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Yep, so we are still looking at different levels of the original current datum. What you see on USGS and quad-maps are simplified (pretty) contour maps that are a representation of a particular datum and it should be stated on the map. In construction we get call-outs to specific vertical benchmarks as referenced by the civil engineer and his/her note will specify what datum that benchmark was derived from. There is a huge chance that any of the benchmarks have either been misinterpreted or disturbed so I have always been a proponent of preconstruction topographic surveys that will document the terrain as defined by the specific benchmarks on the plans. We can then compare that to the topographic map that was used at the time of estimating. They use to think I was crazy calling for us to do this on every job, but enough busts in our favor and there are no more questions. Now using the drones I am doing pre-bid topographic survey when feasible.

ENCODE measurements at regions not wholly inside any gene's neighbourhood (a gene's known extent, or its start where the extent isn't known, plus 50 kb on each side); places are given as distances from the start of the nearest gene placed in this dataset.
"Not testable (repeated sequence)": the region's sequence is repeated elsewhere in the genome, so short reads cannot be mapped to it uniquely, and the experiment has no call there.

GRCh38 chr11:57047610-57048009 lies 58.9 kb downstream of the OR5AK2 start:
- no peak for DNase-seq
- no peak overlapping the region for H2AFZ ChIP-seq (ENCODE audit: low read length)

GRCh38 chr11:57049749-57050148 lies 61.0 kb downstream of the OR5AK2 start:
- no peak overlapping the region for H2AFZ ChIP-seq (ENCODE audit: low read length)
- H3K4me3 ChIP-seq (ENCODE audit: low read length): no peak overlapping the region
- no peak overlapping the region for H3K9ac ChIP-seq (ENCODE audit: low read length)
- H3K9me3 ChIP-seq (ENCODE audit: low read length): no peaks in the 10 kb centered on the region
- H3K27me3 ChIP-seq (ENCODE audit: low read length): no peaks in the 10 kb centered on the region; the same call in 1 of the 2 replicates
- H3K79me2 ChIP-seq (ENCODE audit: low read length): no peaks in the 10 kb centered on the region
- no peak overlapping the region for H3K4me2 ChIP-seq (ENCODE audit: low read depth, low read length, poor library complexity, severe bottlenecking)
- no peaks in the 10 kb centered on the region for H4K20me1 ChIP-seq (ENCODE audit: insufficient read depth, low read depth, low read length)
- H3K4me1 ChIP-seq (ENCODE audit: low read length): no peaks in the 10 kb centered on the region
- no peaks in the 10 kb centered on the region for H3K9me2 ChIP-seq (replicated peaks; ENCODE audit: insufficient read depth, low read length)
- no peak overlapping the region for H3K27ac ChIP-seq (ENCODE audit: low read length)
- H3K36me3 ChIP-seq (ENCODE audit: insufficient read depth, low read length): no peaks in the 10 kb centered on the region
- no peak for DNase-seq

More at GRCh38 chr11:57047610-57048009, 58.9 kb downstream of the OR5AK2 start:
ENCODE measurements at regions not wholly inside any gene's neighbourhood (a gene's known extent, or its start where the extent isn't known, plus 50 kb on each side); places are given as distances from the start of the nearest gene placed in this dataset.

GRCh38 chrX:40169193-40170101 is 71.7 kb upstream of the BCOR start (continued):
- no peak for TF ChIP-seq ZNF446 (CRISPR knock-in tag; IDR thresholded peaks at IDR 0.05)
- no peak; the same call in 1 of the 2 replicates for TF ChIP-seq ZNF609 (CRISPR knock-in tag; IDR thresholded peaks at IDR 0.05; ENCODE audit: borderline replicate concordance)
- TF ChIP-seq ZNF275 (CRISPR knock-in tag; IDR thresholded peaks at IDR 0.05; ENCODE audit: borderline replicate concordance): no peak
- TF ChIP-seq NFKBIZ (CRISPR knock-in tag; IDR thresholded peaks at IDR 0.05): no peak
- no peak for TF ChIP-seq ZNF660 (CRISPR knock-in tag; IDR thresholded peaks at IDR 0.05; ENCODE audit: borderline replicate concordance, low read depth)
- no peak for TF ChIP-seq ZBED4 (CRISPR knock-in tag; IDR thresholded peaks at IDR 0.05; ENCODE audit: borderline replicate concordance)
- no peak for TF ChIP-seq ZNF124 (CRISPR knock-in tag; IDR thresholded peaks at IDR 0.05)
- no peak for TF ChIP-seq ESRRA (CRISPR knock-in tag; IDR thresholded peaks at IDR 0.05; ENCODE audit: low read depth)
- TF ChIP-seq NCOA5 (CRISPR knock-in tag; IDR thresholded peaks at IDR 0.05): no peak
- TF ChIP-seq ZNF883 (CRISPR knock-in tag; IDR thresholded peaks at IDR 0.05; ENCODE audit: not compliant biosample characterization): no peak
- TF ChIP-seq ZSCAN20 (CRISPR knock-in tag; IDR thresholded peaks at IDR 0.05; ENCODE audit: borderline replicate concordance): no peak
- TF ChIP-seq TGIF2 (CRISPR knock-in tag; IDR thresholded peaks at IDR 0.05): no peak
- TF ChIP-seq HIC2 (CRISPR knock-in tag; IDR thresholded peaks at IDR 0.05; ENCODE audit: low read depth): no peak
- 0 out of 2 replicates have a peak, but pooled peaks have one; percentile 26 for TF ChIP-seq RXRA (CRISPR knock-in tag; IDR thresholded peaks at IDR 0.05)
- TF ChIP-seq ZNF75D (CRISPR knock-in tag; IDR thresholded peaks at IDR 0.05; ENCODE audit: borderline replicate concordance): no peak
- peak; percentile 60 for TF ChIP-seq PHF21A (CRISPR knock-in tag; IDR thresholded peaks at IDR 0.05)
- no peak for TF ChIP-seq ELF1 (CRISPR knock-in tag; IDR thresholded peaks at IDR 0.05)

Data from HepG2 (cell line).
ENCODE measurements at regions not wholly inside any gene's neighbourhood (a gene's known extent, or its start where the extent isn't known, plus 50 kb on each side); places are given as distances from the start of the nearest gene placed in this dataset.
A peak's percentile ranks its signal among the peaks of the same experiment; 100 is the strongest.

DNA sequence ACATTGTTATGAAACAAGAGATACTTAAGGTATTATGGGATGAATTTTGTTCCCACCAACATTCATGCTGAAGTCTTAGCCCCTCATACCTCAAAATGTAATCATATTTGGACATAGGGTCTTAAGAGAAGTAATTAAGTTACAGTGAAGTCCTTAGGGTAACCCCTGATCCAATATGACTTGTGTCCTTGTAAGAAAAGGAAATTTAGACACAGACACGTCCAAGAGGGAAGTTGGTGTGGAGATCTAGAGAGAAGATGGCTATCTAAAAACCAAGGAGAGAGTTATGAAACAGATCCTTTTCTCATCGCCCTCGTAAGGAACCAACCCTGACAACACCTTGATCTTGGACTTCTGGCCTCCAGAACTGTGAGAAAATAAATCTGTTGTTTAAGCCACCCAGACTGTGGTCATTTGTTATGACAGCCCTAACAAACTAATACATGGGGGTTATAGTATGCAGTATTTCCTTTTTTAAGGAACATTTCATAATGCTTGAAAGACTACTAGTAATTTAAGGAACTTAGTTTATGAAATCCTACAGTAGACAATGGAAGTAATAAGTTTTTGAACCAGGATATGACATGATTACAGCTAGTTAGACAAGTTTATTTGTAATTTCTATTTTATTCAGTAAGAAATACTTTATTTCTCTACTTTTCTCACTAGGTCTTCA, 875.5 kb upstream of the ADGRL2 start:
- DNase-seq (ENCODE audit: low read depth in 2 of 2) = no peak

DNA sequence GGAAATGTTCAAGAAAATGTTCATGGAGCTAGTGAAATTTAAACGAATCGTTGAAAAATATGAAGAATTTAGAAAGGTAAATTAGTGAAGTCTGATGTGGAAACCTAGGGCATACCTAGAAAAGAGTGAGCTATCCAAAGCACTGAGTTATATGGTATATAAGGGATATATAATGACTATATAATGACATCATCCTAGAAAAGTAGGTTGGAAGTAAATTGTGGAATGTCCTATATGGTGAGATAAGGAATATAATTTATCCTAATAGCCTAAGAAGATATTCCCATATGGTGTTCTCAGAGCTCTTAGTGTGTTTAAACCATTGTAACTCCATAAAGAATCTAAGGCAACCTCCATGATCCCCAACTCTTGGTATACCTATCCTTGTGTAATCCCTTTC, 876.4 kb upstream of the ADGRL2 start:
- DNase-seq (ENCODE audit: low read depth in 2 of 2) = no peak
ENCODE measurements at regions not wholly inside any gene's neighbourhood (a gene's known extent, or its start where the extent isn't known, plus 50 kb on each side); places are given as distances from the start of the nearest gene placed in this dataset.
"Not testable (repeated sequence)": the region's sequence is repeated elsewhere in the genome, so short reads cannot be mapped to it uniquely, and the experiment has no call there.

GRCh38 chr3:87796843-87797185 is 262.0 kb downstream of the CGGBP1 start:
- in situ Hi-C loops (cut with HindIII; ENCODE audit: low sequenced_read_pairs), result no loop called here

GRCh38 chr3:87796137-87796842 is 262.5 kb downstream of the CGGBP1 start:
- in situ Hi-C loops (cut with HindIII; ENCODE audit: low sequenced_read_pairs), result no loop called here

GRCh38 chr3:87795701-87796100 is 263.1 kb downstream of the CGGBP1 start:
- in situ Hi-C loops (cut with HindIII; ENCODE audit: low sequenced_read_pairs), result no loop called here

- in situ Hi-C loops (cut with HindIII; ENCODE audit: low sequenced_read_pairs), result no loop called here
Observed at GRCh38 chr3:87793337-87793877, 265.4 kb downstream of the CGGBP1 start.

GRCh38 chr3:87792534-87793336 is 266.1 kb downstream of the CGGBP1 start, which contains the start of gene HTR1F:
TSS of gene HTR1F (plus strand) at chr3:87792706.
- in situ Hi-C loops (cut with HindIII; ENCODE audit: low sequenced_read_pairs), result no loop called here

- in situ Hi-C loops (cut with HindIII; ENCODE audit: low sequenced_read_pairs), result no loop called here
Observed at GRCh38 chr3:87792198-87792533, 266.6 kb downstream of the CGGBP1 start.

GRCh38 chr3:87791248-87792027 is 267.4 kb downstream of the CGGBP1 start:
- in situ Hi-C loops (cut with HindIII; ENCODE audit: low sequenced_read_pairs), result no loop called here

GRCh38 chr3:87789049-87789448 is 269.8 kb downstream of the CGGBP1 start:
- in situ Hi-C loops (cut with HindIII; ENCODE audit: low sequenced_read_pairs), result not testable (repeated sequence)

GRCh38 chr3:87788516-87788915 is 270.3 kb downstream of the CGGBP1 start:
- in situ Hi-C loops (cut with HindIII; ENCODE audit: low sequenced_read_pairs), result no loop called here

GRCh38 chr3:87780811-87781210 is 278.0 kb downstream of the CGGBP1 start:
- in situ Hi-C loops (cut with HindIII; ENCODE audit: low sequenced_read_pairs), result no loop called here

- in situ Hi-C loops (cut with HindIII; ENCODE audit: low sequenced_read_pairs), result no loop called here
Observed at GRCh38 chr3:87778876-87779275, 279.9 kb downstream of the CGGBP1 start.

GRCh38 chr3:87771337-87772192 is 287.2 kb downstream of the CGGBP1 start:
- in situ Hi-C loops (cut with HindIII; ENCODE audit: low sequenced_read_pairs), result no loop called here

One of the worst examples I have experienced was a TXDOT benchmark that had a 3-foot bust depending on which direction you level-looped from. As called out on the plans…

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So their notes refer to the datum it was derived from.

I.e. NAVD 88? But I guess that would be in reference to a geoid then?

I guess what i am getting at or don’t understand, is it seems a widely used standard vertical datum would have to be something solid or stationary versus changing sea levels? But yes, I know the earth’s terrestrial surface is alive and changing all the time also.

I don’t know, I guess I am really just confused between geoid and actual terrain ground height (land surface you are standing on) and how each are referenced. Seems you would have 2 different vertical elevation numbers?
1 for geoid?
1 for actual ground?

Like ellipsoid height is not the same as geoid height… so I take it the actual terrain/ground height number is not the same as the geoid height number.

Now that’s a survey party!

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Ellipsoid and Geoid are mathematical models. Ground is truth.

“There are more elevations for one point on earth than there are stars in the sky.”
-Michael Lambert, 2019

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So how is GROUND derived then?

Sorry… probably so simple, but so lost. : /

Is ground just the vertical level heights from one benchmark to another that were set back early on… as your photo is referring to?